People told us staff were very kind and caring. People’s views and preferences were recorded at pre-assessment and staff were knowledgeable about any changes to these. People said their choices and preferences were respected. People’s privacy and dignity was supported and respected. Documents and records were kept securely.

People were supported to have maximum choice and control of their lives and staff supported them in the least restrictive way possible and in their best interests; the policies and systems in the service supported this practice.

For more details, please see the full report which is on the Care Quality Commission (CQC) website at www.cqc.org.uk

Rating at last inspection

The last rating for this service was Good (published 5 June 2017).

Why we inspected

This was a planned inspection based on the previous rating.

Follow up

We will continue to monitor information we receive about the service until we return to visit as per our re-inspection programme. If we receive any concerning information we may inspect sooner.

26 April 2017

During a routine inspection

The inspection took place on the 26 April 2017 and was announced. The provider was given notice because the location provides domiciliary care services and we need to be sure that someone would be in. We contacted people who used the service and staff by telephone on 3 May 2017 to ask for their views.

Mickle Hill is a newly built extra care housing scheme which provides personal care to people in their own homes within the Mickle Hill site. It is based in Pickering close to local amenities and bus routes. Mickle Hill was registered with CQC in January 2016. At the time of inspection six people used the service.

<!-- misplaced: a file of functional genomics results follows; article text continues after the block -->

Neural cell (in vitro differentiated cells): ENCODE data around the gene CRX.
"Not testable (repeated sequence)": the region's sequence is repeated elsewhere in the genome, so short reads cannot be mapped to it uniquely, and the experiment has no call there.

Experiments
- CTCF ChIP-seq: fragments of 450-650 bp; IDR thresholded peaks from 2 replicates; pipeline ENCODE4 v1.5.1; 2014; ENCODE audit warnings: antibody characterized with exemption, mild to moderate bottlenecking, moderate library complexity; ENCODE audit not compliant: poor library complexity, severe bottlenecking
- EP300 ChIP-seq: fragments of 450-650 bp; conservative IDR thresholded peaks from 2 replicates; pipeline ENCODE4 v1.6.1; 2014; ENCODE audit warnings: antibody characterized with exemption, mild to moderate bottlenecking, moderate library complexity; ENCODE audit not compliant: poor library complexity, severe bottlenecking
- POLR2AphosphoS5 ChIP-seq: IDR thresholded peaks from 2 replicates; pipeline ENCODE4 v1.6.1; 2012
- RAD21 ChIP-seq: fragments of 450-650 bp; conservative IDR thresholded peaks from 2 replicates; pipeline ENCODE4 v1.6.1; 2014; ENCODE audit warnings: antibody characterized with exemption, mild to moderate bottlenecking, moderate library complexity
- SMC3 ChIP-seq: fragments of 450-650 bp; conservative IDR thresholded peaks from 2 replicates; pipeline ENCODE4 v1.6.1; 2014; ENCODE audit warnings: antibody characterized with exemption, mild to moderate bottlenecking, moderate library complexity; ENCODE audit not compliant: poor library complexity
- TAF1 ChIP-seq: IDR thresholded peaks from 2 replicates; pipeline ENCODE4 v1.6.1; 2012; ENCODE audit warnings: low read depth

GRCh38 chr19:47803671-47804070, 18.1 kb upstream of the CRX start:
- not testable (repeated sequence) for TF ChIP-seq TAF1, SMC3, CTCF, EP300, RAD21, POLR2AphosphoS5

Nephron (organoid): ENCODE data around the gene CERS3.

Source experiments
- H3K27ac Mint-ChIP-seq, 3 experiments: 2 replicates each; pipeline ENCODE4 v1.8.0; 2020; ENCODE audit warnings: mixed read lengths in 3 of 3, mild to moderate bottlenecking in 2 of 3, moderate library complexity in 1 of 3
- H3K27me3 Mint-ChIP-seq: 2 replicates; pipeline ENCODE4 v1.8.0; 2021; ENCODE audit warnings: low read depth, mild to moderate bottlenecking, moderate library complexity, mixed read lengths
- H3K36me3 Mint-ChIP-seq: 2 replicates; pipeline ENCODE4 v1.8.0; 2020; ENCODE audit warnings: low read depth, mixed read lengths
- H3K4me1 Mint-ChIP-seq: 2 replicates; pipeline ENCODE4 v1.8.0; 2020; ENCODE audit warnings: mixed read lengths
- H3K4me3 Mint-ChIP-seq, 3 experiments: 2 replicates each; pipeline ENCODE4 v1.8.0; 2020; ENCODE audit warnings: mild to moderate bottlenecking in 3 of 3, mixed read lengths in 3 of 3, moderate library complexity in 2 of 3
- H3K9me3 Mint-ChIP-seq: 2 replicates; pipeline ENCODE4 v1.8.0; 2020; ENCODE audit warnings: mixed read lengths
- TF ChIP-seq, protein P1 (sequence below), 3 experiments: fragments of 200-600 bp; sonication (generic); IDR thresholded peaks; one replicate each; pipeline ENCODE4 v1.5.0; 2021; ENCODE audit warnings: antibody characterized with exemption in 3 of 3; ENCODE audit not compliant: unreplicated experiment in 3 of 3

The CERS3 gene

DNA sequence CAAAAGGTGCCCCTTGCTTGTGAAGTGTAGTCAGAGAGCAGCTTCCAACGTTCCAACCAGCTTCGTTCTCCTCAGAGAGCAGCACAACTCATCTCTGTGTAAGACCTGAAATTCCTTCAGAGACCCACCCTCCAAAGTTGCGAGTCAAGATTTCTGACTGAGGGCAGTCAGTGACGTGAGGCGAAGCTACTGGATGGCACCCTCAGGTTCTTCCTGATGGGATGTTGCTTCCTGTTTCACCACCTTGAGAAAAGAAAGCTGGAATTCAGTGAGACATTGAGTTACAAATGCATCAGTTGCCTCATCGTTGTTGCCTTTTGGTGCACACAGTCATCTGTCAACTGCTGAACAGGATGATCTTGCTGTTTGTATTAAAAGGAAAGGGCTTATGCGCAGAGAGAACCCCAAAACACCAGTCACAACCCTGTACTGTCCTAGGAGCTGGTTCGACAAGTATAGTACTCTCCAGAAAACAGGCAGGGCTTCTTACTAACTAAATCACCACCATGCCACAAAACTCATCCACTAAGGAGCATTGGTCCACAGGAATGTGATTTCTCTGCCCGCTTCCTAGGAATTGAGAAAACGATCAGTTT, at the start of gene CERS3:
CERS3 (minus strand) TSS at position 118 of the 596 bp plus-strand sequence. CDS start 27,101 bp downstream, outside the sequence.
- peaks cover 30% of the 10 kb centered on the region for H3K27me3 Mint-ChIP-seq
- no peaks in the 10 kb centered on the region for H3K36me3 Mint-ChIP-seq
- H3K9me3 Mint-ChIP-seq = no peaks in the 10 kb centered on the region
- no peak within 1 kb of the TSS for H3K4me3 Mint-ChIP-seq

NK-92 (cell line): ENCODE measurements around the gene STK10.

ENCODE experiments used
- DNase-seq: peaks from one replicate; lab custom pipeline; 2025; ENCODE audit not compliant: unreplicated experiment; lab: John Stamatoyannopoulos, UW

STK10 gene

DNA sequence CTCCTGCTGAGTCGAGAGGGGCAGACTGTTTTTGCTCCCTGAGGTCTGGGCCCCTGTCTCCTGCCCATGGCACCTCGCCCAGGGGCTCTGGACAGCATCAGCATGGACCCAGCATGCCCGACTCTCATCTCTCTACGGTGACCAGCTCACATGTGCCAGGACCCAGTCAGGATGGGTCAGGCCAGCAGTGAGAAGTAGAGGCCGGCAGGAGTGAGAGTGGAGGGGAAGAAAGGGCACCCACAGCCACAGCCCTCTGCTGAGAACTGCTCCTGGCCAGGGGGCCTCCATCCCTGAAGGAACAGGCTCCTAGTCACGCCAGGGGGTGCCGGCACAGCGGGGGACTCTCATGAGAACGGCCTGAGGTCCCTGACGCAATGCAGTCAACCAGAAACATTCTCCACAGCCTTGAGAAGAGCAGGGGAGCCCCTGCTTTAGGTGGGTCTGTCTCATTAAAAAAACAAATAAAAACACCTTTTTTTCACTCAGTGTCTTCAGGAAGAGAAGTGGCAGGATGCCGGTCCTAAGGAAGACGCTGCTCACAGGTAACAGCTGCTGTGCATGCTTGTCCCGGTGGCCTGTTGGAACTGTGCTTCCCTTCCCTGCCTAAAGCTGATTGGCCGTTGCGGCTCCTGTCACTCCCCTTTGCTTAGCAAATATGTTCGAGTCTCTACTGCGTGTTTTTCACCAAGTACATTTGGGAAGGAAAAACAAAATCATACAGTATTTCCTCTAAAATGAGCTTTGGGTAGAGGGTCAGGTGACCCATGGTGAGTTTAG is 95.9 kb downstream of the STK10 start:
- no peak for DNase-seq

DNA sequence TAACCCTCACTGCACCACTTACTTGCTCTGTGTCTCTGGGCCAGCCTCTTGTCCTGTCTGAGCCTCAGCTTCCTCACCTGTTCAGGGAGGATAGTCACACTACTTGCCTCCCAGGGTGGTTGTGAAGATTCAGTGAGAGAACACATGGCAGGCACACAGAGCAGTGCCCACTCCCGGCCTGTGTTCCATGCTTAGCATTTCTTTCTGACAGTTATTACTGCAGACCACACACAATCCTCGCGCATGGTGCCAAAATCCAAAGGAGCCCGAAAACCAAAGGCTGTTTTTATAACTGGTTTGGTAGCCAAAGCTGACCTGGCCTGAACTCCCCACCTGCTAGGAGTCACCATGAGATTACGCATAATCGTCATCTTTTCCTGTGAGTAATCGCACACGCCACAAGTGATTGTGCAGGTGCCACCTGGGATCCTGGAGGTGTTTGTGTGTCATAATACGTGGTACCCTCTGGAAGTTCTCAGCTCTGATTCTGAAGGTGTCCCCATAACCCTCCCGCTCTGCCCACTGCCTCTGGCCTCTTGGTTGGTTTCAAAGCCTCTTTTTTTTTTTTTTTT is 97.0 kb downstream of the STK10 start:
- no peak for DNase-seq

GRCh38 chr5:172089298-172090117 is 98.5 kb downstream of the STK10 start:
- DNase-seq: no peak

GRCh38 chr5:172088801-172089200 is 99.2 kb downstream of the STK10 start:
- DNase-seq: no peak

The service had a registered manager. A registered manager is a person who has registered with the Care Quality Commission to manage the service. Like registered providers, they are ‘registered persons’. Registered persons have legal responsibility for meeting the requirements in the Health and Social Care Act 2008 and associated Regulations about how the service is run.

There were systems and processes in place to protect people from the risk of harm. Staff were able to tell us about the different types of abuse and what actions they would take if they suspected abuse was taking place. Safeguarding concerns had been appropriately managed.

Risk assessments were in place for people who needed them and were specific to people's needs. They had been regularly reviewed and updated when required.

Robust recruitment procedures were in place and appropriate checks had been completed before new staff commenced employment.

The service was not supporting anyone with medicines administration. However policies and procedures were in place to ensure medicines were managed safely should the need to assist people with medicines arise. Staff had received medicines training.